Trumpet vine, Trumpet creeper (Campsis)
Quick facts and growing essentials
• Semievergreen or deciduous
• Zones vary
• Full sun or partial shade
• Regular to moderate watering
• Climbs by: clinging with aerial rootlets
Covered with trumpet-shaped flowers from early summer through late fall, these fast-growing vines are a popular choice for the garden ― and a favorite of hummingbirds, too. Many withstand colder zones; though they die to the ground in hard freezes, they make a rapid recovery. The flowers, carried in clusters of 6 to 12, are long tubes that flare open to 5-part lobes; leaves are divided featherwise into 7 to 11 leaflets.
It’s important to keep trumpet vines well pruned as they mature. Left untended, the heavy top growth can weaken the hold of the aerial rootlets and bring the whole vine tumbling down. After a plant has established itself, cut many of the stems to the ground; cut others back by half.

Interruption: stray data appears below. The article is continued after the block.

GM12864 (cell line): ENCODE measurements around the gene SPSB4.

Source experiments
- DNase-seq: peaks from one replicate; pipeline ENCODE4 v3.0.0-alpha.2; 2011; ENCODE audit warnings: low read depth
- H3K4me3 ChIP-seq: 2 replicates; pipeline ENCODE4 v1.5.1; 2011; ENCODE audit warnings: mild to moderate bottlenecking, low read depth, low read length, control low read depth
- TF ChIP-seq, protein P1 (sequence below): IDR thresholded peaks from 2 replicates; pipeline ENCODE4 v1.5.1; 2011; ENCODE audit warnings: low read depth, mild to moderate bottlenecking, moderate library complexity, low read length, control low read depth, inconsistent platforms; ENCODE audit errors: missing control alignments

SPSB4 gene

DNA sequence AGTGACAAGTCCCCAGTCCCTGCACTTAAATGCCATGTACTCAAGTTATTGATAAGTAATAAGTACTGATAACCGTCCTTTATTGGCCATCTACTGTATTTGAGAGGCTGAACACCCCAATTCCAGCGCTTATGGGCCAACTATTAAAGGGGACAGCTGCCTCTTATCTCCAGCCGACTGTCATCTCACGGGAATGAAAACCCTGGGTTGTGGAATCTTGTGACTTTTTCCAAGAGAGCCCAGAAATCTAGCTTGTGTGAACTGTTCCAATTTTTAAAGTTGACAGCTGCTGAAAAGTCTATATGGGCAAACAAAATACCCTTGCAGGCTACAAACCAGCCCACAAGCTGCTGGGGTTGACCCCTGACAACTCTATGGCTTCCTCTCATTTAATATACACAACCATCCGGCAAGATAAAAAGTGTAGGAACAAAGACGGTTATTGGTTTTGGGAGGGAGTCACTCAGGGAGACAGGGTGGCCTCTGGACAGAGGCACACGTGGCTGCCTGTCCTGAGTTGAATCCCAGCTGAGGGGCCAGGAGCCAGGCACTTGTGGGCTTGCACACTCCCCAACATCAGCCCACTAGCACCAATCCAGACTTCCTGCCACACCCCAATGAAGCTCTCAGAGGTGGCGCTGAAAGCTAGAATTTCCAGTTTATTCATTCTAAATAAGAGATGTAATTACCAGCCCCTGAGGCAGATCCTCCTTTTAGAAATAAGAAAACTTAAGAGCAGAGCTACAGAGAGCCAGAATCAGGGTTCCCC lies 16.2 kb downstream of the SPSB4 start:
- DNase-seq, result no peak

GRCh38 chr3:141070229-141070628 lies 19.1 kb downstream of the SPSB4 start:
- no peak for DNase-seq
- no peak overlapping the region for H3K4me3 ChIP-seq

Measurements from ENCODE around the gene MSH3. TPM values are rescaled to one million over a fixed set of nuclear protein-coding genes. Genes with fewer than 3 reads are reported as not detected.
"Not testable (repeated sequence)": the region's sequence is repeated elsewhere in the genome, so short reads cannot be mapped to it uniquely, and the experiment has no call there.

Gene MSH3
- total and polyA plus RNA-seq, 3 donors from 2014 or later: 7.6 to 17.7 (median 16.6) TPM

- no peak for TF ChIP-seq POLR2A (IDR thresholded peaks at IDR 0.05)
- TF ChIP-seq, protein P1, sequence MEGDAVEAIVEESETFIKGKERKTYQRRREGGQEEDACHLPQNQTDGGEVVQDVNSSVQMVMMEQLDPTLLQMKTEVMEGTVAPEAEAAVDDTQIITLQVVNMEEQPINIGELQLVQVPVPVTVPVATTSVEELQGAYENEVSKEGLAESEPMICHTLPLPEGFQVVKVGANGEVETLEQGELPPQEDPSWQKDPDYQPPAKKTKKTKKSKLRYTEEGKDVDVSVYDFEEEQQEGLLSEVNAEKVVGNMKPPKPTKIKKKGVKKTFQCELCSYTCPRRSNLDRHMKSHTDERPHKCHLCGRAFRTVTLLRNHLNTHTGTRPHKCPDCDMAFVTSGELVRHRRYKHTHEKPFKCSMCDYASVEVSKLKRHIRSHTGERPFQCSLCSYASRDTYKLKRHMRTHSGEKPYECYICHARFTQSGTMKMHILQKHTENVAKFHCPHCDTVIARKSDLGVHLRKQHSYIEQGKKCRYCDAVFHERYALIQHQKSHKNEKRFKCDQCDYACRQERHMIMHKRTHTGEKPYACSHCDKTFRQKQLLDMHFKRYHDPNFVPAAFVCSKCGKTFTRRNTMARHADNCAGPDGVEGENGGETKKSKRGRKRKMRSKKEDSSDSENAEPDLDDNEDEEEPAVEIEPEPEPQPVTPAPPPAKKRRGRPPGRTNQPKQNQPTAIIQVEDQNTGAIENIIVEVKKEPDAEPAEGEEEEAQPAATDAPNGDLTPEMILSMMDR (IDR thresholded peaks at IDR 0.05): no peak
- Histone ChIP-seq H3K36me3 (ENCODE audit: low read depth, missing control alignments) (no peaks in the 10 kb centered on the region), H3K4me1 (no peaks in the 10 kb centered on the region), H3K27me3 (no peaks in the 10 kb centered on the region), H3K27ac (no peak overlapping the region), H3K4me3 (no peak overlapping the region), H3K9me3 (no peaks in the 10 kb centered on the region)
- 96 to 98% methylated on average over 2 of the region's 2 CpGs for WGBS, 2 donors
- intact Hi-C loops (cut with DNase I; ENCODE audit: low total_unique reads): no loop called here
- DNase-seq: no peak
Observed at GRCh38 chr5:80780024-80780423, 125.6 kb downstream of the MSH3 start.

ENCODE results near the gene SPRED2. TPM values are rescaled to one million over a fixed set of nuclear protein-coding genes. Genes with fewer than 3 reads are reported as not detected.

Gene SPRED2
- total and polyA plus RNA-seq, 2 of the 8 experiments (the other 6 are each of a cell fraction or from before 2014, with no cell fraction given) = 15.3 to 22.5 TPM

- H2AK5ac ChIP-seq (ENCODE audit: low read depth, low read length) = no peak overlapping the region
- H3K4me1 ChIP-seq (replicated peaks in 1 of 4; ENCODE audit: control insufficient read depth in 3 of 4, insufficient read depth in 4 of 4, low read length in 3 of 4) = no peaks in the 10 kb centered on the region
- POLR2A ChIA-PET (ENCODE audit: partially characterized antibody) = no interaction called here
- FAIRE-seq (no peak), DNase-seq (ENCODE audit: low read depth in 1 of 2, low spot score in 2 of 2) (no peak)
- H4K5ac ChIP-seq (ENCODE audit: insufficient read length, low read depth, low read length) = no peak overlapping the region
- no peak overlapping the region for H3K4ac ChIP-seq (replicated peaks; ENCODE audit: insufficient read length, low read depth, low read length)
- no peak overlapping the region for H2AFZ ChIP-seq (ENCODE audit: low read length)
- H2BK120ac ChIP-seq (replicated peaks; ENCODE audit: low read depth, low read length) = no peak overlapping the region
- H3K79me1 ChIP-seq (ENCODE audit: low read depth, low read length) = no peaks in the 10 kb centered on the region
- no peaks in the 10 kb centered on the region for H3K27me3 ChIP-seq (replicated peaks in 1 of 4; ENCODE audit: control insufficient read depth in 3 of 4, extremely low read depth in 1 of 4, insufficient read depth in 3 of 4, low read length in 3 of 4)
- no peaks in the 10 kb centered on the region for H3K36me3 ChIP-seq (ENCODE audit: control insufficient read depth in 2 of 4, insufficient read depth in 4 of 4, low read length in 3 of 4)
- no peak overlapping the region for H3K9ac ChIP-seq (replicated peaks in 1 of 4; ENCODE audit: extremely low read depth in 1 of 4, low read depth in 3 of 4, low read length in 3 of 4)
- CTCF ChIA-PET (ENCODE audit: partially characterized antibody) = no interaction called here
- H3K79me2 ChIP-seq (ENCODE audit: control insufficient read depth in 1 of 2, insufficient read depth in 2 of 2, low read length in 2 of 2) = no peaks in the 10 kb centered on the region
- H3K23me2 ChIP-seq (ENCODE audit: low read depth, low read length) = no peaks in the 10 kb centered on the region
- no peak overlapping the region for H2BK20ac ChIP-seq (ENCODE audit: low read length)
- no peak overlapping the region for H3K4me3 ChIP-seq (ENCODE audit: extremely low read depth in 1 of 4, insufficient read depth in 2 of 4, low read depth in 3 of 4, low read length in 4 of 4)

Chinese trumpet vine, Chinese trumpet creeper (C. grandiflora). Zones 4-12, 14-21, 29-32. This one is slightly less hardy than common trumpet vine; its flowers are somewhat larger, with more open lobes, and their color is more scarlet than orange. The plant reaches 30 feet.
Common trumpet vine, Common trumpet creeper (C. radicans). Zones 2-21, 26-41. Native to the United States, this is the most widely sold trumpet vine, flourishing throughout most of the country. It easily reaches 30 to 50 feet (and can weigh up to 100 pounds) in the milder parts of its range. Flowers of the species are 3-inch-long orange tubes that flare open to scarlet lobes; ‘Flava’ has yellow flowers.
C. tagliabuana. Zones 3-24, 26-34. Many gardeners prefer this hybrid to common trumpet vine for its somewhat larger flowers and more modest growth: while it can reach 30 feet, pruning often easily holds it to 15 to 20 feet. Most widely sold is ‘Mme. Galen’, with salmon red blooms.